January 26, 2018

Nearly one million Americans live with Parkinson’s disease (PD). As the disease progresses, people who have PD are likely to lose motor functions and the ability to live an independent life. Much of this is attributable to the drug treatment for PD that leads to abnormal, involuntary movements known as dyskinesias. Scientists at Yerkes National Primate Research Center have been probing the origin of these abnormal responses to treatment and have successfully tested a tactic for controlling them.

Dyskinesias are believed to be caused by fluctuations in dopamine, the neurotransmitter whose production is lost in the brains of those with Parkinson’s. The standard drug levodopa restores dopamine, but sometimes, in the process of achieving symptom relief, dopamine levels become too high, and responses are unstable.

Researchers led by Stella Papa, a Yerkes researcher and associate professor of neurology at Emory University School of Medicine, showed striatal projection neurons (SPN), which become hyperactive when nearby dopamine-producing neurons degenerate, could be controlled by certain drugs, reducing the rate of unstable responses to dopamine that cause dyskinesias.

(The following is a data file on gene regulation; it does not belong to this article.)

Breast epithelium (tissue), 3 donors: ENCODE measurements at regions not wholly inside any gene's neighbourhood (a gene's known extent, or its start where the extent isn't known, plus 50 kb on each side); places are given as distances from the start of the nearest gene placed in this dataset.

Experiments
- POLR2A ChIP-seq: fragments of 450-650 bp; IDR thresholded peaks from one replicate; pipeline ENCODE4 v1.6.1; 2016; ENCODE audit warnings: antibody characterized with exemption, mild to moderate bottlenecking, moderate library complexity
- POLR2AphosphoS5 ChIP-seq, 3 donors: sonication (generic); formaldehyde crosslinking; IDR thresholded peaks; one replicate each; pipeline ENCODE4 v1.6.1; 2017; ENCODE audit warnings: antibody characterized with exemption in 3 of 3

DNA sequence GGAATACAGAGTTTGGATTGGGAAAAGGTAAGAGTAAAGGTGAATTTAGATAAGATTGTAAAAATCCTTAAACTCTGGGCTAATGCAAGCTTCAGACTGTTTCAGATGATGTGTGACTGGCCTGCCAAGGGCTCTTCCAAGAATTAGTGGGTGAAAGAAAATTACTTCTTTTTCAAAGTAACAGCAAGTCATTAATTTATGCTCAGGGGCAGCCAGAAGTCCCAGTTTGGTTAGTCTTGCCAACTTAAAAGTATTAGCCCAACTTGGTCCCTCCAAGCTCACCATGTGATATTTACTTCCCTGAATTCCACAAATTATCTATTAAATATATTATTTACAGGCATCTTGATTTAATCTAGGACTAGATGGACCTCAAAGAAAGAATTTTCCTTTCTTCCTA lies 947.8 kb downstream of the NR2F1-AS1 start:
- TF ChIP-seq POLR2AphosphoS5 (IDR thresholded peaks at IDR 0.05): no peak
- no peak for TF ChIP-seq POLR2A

“Our focus was to prove SPN hyperactivity plays an important role and that glutamate signals are a major contributor,” says Papa. “Knowing this mechanism may serve to develop different therapeutic strategies: pharmacological treatments or gene therapies.”

Yerkes researchers tested whether the drug LY235959 (an NMDA receptor antagonist) or NBQX (an AMPA receptor antagonist) could control SPN hyperactivity and dyskinesia symptoms in Parkinson’s model monkeys. The nonhuman primate model of Parkinson’s uses the neurotoxin MPTP, which destroys dopamine-producing neurons. Both drugs interfere with signals by the neurotransmitter glutamate. In the presence of levodopa, the drugs had calming effects. After lowering the SPN firing frequency by 50 percent, the response to dopamine stabilizes and abnormal movements are markedly diminished.

The particular drugs used are not ideal for human application, but they do reveal mechanisms behind dyskinesias. Researchers say these insights will be valuable to advance their research and, ultimately, develop new treatments with improved effectiveness for people who have PD.

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